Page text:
[D]uring its best moments, the forum offered a glimpse of an alternate vision of how politics might work. As a rule the debates hosted by CNN and MSNBC home in on internal divisions within the Democratic caucus, and questioners attempt to pin candidates by forcing them to choose between constituency A and constituency B. Do you support merit pay for teachers? Answer yes and you piss off the teachers' unions; answer no and you might anger parents.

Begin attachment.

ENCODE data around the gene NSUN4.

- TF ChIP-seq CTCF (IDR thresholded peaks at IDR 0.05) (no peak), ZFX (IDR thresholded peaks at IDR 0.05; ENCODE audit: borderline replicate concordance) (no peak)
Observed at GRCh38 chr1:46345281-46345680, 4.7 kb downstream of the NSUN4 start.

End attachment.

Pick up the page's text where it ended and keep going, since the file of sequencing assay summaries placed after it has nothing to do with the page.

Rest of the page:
Rather than a vision of politics as a tribal battle between different interest groups, the Heartland Forum offered one grounded in solidarity across different narrowly constructed identity groups: white, black, Latino, rural, urban, secular and religious. So it was Inez Killingsworth, an African-American woman from inner-city Cleveland, asking John Edwards about the havoc that corporate agriculture has wreaked on Iowan family farms. After Mayte Rodriguez told her story of coming to the United States as a child and now being denied financial aid despite having graduated in the top ten of her class, she was followed by Larry Genter, a white Iowa farmer who explained the context of Rodriguez’s journey north. “Her story is about common people coming into this country looking to better their lives,” said Genter. “In truth, it is government policies that drive people from their homes and countries. I have talked to family farmers in Mexico. They told me that since NAFTA, cheap corn flooded their markets, drove down their price…. I believe that American farmers and Mexican farmers and farmers all over the world have common goals and common concerns. For the sake of our national soul, we’ve got to quit treating immigrants like common criminals.” (The only booing of the entire day came a few moments later, when Hillary Clinton hemmed and hawed when asked if she would prioritize getting immigration reform passed in her first 100 days.)